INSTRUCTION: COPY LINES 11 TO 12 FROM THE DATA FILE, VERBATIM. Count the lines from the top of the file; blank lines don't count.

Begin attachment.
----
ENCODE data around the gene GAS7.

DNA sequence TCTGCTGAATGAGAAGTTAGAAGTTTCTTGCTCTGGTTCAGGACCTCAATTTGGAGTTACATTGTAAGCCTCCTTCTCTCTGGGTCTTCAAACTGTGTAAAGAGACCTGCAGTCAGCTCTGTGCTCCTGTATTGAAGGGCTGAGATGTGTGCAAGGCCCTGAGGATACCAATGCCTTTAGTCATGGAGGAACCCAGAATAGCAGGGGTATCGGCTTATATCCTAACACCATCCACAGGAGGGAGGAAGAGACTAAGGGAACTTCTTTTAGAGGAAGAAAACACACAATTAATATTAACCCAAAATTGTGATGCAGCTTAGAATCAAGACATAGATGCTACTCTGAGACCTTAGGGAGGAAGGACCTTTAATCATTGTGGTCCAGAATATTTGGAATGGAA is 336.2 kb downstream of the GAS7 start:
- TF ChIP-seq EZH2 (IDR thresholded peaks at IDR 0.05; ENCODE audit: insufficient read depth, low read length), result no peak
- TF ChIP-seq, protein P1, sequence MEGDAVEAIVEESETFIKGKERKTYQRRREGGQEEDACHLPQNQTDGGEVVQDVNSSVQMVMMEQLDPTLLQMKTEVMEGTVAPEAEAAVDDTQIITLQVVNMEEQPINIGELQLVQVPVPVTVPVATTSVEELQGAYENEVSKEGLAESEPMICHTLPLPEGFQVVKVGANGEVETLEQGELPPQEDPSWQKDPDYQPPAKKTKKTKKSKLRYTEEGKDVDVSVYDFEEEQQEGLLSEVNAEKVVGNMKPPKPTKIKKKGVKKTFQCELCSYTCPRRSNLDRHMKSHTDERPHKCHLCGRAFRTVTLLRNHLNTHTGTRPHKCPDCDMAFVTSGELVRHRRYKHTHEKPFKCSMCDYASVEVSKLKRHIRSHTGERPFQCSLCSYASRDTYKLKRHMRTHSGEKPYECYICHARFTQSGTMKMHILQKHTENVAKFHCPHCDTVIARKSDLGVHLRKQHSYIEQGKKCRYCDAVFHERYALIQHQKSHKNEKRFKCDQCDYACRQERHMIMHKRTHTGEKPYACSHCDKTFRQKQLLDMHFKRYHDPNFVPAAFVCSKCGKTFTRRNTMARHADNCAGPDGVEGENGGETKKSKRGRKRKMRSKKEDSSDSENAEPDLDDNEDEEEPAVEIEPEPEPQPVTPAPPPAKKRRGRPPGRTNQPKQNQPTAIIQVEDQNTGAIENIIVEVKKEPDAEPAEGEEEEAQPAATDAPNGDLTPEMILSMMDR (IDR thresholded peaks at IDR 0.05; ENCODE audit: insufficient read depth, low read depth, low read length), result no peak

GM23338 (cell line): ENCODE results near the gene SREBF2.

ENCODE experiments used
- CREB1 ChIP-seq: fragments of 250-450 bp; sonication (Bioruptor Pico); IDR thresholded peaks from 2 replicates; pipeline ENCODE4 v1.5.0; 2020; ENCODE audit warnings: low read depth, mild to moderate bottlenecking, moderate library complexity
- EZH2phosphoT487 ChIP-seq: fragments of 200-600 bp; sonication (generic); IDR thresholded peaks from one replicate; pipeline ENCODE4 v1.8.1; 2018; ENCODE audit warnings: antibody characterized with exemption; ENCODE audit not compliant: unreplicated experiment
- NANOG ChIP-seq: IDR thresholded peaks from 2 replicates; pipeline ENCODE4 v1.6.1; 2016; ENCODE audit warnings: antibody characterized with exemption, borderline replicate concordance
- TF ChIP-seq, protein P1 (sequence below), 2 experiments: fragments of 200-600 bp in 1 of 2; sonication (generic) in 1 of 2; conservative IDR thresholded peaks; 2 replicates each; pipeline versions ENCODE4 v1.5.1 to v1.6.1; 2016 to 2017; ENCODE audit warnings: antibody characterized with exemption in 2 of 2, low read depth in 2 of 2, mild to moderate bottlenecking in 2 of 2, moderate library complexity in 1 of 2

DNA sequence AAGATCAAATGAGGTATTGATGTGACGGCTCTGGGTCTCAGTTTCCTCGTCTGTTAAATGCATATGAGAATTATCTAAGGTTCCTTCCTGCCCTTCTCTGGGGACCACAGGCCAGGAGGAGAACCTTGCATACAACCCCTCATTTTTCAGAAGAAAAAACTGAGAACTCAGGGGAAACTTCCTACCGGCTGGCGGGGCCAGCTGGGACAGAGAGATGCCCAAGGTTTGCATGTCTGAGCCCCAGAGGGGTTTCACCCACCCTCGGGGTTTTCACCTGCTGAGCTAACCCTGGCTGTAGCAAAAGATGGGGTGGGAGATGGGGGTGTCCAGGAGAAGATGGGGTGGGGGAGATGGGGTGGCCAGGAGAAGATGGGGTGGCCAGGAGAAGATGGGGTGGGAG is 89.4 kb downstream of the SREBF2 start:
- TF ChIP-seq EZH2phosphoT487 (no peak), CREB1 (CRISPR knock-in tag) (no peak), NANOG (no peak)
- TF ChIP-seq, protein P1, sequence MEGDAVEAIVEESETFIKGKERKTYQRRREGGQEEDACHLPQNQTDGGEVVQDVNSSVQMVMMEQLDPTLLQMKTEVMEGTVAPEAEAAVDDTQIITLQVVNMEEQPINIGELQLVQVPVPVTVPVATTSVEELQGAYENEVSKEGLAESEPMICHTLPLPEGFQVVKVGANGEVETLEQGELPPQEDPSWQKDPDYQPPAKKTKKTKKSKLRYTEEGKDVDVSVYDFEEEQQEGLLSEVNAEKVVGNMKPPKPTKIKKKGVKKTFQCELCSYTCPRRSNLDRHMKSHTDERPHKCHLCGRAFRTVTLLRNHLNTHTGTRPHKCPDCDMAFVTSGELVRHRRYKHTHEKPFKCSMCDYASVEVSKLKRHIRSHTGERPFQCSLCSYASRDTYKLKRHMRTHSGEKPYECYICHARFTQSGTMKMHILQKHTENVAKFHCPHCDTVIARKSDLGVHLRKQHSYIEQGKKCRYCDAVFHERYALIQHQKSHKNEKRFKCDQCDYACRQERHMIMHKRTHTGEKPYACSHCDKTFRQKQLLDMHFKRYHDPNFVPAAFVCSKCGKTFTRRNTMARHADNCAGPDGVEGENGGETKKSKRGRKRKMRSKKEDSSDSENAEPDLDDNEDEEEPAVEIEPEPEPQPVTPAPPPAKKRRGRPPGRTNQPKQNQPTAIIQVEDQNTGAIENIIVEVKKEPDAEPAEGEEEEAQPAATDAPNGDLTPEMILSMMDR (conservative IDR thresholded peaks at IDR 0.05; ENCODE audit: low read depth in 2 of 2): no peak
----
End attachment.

DNA sequence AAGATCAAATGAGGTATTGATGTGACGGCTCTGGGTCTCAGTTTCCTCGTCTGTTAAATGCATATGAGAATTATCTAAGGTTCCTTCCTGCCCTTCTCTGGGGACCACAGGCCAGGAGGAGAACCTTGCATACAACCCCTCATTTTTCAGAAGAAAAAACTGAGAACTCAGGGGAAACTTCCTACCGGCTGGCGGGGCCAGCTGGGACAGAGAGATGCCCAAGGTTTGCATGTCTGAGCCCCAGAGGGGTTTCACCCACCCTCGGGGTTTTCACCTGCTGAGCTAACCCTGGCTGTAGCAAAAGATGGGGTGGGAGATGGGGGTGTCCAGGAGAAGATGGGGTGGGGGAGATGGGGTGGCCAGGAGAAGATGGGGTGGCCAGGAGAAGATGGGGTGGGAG is 89.4 kb downstream of the SREBF2 start:
- TF ChIP-seq EZH2phosphoT487 (no peak), CREB1 (CRISPR knock-in tag) (no peak), NANOG (no peak)